Nolli’s fine plan of Rome
The finest of the eighteenth century plans of Rome and the first plan of the city based upon geodetic principles.
John Rocque’s magnificent map of early Georgian London
Printed on twenty-four sheets of paper and measuring some two by four metres, Rocque’s 1746 map is the first large-scale survey of the cities of London, Westminster, and Southwark.
Incredible in both scale and detail, the plan stretches west to east from Hyde Park to Limehouse and north to south from New River Head to Walworth.
Frieze Viewing Room 2020
For the 2020 online edition of Frieze Masters, we are delighted to dedicate our exhibition to a rarely celebrated art form: the eighteenth century baroque town plan.
The town plans of the eighteenth century reveal developments in urban cartography and reflect a new, planned, shape for the world’s great cities. These ‘new’ cities significantly restructured the historic medieval and Renaissance centres and greatly expanded the built-up area.
‘Baroque’ town planning in European cities answered the needs of the grandiosity demanded by the megalomania and triumphalism of the absolutist monarchies of the time, as well as the demographic changes that had to be faced.
The collection comprises massive wall maps of Amsterdam, Berlin, London, Madrid, New York, Paris, Rome, and Venice.
Charting the course for Queen Victoria’s Royal Yacht
A chart case from the Her Majesty’s Yacht Victoria and Albert (II), containing 284 charts, covering the entire globe, and demonstrating The British Admiralty’s mastery of the seas at the height of the British Empire.
The chart case contains 10 pilots providing detailed charts for navigation from the British Isles to: Africa and the Cape of Good Hope; North America and the West Indies; Australia; China; The East Indies; The Pacific; The English Channel and Ireland; The Mediterranean; The English Channel, North Sea and Baltic; and The South East Coast of South America. Ranging from 30 charts contained in the China pilot to a mere 14 charts in the Africa pilot.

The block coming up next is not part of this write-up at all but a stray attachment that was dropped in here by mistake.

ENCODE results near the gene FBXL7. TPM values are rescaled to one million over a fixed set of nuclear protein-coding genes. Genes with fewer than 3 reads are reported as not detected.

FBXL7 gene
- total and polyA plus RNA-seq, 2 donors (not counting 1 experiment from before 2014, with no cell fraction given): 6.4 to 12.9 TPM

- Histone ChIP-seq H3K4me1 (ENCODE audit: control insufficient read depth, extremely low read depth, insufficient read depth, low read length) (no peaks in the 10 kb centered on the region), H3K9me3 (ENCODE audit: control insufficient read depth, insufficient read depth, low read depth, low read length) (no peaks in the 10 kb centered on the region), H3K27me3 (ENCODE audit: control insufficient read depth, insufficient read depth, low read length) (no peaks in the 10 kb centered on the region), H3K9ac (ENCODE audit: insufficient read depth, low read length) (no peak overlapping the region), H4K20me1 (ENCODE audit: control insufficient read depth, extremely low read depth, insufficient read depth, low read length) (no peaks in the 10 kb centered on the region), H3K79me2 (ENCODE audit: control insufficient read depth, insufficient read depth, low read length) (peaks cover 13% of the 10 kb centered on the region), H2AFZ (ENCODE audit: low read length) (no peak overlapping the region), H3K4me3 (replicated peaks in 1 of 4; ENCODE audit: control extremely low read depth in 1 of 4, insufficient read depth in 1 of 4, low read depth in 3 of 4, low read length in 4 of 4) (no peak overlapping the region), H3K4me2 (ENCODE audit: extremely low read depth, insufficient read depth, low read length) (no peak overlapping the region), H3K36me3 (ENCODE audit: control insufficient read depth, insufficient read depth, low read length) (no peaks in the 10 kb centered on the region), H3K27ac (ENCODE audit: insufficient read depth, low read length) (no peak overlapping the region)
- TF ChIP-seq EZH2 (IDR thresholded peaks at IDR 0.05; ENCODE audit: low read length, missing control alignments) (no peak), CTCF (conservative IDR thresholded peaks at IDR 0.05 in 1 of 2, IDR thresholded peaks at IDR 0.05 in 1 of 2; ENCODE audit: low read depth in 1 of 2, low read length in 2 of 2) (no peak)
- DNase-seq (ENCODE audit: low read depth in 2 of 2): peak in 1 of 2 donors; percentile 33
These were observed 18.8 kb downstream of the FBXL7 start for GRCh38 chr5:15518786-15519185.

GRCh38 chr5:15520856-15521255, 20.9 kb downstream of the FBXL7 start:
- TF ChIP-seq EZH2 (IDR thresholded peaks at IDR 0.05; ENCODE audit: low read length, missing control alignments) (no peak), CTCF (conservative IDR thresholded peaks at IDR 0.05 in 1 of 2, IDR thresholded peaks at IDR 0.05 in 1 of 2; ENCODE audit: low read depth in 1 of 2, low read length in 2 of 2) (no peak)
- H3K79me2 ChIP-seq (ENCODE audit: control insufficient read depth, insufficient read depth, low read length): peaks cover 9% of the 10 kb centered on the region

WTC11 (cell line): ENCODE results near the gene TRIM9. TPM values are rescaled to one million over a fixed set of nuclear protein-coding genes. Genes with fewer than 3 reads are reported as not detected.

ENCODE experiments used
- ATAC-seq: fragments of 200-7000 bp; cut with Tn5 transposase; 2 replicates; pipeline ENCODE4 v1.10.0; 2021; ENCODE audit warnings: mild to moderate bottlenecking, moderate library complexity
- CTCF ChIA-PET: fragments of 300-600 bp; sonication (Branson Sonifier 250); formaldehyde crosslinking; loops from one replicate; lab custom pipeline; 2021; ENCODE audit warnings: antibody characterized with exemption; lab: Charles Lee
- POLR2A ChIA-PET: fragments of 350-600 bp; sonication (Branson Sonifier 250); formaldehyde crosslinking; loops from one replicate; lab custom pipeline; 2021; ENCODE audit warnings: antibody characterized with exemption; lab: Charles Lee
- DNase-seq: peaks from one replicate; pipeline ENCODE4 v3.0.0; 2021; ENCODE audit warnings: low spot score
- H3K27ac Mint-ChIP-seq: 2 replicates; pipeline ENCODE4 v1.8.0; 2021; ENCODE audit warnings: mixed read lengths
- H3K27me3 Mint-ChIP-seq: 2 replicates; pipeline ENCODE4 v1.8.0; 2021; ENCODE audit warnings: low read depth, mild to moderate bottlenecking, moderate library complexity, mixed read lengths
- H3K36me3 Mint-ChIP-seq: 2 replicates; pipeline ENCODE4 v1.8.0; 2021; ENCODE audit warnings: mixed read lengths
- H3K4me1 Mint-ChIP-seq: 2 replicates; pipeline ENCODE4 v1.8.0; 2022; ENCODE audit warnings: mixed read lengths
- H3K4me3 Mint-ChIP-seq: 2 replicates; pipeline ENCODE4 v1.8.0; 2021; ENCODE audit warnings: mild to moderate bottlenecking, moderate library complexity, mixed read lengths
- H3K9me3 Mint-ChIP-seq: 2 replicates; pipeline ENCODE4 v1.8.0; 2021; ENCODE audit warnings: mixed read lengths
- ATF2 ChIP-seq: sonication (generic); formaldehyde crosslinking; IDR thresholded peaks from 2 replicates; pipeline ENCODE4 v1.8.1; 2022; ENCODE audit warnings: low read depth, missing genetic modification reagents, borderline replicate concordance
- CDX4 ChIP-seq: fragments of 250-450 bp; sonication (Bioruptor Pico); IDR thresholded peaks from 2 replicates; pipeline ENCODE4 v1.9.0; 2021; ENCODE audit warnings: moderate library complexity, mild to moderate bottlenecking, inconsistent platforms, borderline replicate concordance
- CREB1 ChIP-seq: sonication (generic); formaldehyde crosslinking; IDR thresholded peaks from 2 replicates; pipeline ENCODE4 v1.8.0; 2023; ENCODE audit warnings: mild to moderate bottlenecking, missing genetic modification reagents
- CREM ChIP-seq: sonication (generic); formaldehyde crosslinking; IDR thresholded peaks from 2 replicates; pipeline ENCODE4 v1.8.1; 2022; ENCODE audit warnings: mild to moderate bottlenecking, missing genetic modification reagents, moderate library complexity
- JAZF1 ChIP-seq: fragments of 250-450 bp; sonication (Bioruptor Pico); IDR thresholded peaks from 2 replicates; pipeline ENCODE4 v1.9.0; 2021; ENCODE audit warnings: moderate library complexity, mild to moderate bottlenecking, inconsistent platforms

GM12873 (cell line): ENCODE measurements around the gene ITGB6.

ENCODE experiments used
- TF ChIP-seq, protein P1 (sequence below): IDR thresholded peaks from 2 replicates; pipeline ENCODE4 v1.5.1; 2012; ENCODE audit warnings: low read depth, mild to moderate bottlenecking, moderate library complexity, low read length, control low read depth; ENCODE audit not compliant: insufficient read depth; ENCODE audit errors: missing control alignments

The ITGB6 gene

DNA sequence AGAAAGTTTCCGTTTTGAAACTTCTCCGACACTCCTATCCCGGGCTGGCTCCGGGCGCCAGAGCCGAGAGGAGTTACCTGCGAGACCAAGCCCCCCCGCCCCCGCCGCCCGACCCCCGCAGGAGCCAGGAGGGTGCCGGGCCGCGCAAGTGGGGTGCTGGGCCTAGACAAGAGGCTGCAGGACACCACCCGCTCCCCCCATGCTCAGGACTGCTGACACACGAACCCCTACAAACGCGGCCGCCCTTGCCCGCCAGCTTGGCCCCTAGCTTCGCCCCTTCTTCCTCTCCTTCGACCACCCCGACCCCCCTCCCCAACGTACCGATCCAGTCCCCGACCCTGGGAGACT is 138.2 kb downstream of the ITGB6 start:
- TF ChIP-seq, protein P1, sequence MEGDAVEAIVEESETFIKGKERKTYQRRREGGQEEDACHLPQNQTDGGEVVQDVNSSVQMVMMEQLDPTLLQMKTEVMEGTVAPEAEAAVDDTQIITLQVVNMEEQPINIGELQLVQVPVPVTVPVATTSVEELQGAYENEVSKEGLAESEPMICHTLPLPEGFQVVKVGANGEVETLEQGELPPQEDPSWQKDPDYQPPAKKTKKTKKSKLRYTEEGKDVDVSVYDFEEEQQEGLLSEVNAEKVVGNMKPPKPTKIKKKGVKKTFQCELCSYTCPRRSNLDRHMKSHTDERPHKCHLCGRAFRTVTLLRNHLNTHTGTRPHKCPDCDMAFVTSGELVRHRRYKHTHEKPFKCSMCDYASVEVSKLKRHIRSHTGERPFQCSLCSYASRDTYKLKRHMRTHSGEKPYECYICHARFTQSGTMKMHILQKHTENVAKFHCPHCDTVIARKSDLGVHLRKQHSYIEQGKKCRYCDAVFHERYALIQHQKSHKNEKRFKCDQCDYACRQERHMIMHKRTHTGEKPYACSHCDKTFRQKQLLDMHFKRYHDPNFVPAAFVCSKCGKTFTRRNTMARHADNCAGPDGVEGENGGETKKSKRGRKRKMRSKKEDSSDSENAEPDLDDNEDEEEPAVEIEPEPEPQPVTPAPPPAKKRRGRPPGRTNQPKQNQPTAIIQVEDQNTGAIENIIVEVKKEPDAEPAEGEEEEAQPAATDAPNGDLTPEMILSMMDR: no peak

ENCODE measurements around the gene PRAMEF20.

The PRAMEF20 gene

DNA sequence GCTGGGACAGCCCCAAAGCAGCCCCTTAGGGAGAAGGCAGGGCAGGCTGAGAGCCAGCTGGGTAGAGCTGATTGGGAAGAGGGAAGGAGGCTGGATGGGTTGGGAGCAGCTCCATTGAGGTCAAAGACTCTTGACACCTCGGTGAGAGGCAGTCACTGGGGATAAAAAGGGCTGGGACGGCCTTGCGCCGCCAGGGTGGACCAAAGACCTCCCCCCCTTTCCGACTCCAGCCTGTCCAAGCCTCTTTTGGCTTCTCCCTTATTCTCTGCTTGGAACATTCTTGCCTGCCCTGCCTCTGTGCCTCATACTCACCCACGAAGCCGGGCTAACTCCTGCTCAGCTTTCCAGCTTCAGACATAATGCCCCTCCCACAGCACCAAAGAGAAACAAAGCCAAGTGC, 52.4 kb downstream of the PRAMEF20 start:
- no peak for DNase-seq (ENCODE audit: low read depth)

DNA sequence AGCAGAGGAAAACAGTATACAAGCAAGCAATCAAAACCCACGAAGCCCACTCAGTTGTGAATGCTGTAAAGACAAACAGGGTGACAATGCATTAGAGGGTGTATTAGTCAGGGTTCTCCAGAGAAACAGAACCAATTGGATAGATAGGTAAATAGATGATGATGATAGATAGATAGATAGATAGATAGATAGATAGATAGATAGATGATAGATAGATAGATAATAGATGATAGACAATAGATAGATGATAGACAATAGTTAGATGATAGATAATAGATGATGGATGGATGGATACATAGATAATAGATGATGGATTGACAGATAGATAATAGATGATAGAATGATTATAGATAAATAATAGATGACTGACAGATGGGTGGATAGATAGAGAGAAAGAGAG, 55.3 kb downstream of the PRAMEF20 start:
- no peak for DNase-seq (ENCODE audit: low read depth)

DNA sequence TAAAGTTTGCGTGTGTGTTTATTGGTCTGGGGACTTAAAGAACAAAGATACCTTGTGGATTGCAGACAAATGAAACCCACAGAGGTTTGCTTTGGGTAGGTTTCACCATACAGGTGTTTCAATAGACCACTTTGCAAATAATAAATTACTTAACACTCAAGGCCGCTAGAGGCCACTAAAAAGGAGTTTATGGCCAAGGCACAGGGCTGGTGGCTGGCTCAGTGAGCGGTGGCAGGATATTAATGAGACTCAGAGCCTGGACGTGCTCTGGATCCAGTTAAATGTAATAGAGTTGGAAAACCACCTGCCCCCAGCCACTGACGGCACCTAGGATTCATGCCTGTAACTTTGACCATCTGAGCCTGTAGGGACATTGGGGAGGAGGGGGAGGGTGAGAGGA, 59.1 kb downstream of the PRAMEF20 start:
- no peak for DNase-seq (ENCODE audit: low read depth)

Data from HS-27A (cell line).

Luis Teixeira’s Magna Orbis Terrarum Nova of 1604
A spectacular wall map of astonishing beauty made at the beginning of the Dutch Golden Age.
The present map draws on the cartography of Luis Teixeira (fl.1564–1613) — whose name appears in the large pasted title — a Portuguese cartographer from a famous mapmaking dynasty. He worked in Lisbon and the Portuguese colonies, but was also a friend of and collaborator with Dutch cartographers, contributing a map of Japan to Abraham Ortelius’ atlas. Ortelius and Cornelis Claesz published five of his maps between them, and all were specifically advertised as based on his work, indicating that he was highly respected in Amsterdam.
The map is based upon a simple cylindrical projection and follows very closely the 1592 wall map drawn by Petrus Plancius, “a milestone in the emergence of Dutch cartography [and] the first large wall map of the world to be published in the north” (Schilder).